KISS. At the Chumash Casino, Friday, July 28.
Reviewed by Brett Leigh Dicks
Towering in silver platform boots and sporting a black lycra bodysuit that strategically exposed a bare chest, Paul Stanley clasped the microphone stand and observed, “Sometimes the cheap seats suck, but not tonight.” Rather than inferring the conspicuous absence of cheap seats for the night’s performance, Stanley was instead presumably making reference to KISS’s usually intimate setting. For two nights, the musical veterans squeezed their lavish stadium antics into the “confines” of the Chumash Casino. While the ballroom setting afforded KISS fans a chance to get close and personal with their idols, it didn’t seem to affect the band’s trademark explosive theatrics.
As the stage erupted into a blazing alter-reality, Stanley stood center stage and bellowed out the lines “Get up / Everybody’s gonna move their feet / Get down / Everybody’s gonna leave their seat” from KISS’s anthem “Detroit City Rock.” Not that the KISS army needed any encouragement in rising to their feet, for fists were already punching the air, heads were shaking, and voices were screaming out each and every lyric in belligerent unison with Stanley. There’s nothing subtle about KISS.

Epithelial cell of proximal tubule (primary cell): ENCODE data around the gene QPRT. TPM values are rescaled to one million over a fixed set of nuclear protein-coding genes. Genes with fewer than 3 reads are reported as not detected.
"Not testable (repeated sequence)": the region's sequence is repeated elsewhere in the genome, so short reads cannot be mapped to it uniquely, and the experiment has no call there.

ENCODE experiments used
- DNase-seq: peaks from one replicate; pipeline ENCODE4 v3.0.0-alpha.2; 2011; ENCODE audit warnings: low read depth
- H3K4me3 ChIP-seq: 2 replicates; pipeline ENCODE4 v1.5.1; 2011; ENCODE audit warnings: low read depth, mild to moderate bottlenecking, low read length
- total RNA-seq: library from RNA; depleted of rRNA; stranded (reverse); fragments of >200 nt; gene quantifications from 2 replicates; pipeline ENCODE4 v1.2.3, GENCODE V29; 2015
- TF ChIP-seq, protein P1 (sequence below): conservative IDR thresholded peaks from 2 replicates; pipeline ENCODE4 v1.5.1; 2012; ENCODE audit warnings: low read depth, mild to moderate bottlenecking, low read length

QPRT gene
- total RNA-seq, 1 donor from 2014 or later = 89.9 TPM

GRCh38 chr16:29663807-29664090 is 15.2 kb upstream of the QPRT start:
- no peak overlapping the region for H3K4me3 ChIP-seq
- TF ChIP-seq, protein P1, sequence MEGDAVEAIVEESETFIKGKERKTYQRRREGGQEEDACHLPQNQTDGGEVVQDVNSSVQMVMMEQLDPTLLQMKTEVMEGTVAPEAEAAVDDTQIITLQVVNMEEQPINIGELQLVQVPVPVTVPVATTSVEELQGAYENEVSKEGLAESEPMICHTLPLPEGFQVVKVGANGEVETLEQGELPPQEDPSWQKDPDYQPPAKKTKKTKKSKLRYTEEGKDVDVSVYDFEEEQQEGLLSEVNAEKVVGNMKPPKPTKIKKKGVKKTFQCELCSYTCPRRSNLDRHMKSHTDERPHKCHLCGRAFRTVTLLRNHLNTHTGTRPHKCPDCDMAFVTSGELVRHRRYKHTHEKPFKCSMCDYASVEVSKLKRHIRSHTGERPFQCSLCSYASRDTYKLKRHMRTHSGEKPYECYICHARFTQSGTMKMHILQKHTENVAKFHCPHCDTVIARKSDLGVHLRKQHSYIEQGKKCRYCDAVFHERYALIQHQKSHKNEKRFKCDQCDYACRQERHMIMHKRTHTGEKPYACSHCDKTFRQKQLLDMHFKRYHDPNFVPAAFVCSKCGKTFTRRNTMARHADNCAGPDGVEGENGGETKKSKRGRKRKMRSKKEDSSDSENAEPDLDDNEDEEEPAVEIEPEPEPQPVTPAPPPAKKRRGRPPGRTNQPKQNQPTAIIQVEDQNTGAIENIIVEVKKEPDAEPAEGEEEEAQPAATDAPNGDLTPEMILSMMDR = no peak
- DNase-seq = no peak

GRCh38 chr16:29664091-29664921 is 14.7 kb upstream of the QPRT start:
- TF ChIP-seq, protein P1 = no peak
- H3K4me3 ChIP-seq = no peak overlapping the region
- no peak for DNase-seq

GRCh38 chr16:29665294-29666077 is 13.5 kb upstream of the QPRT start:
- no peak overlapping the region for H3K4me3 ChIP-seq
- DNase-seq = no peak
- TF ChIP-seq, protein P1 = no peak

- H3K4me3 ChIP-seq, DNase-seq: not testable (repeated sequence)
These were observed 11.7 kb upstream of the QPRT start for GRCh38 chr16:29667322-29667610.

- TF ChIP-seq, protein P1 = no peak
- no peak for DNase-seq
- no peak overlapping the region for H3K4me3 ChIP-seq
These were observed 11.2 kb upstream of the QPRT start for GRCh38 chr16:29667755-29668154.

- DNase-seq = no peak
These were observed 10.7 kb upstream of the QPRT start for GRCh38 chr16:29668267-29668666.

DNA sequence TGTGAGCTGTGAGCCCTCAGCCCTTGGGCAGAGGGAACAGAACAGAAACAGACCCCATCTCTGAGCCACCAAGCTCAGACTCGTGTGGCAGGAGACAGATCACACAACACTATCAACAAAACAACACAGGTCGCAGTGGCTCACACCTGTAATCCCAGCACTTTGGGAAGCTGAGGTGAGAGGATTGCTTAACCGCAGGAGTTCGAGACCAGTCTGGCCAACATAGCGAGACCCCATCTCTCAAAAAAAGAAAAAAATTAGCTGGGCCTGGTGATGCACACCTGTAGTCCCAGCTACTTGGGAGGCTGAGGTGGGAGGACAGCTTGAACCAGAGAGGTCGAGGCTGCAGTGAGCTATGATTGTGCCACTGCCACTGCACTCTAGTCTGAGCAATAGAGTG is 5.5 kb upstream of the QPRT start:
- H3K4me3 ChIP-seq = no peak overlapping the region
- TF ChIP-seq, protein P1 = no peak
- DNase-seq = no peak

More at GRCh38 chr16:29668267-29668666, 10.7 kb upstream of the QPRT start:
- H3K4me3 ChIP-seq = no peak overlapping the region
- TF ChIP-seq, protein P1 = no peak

Instruments became phallic symbols and songs were hammered from pounding rhythms and teased through a volume-laden sonic assault to their celebrated death. In something of a collision between ’70s glam and ’60s sci-fi, each of the members perfectly projected their distinctive personas. Adorned in their trademark pasty white makeup and black and silver costumes, the menacing Gene Simmons lurched and growled as he spat out fire, blood, and lyrics. As Stanley pranced and teased in seductive torment, both Tommy Thayer and Eric Singer were a picture of concentrated vigor.
Friday night’s performance was brash and bold and freely fed upon the energy and fervor that the audience generated. It was everything rock and roll should be. And it ended in spectacular fashion via the overstated dynamics of the band’s classic “Rock and Rock All Night.” Under a shower of sparks and riding an avalanche of ear-piercing guitar feedback, Stanley concluded the song by coyly swinging his guitar above his head. As confetti rained from the ceiling, Stanley begged the audience for their encouragement before he slammed his instrument into the Chumash stage. Here was a truly unapologetic serving of rock ’n’ roll, in all its outrageous glory.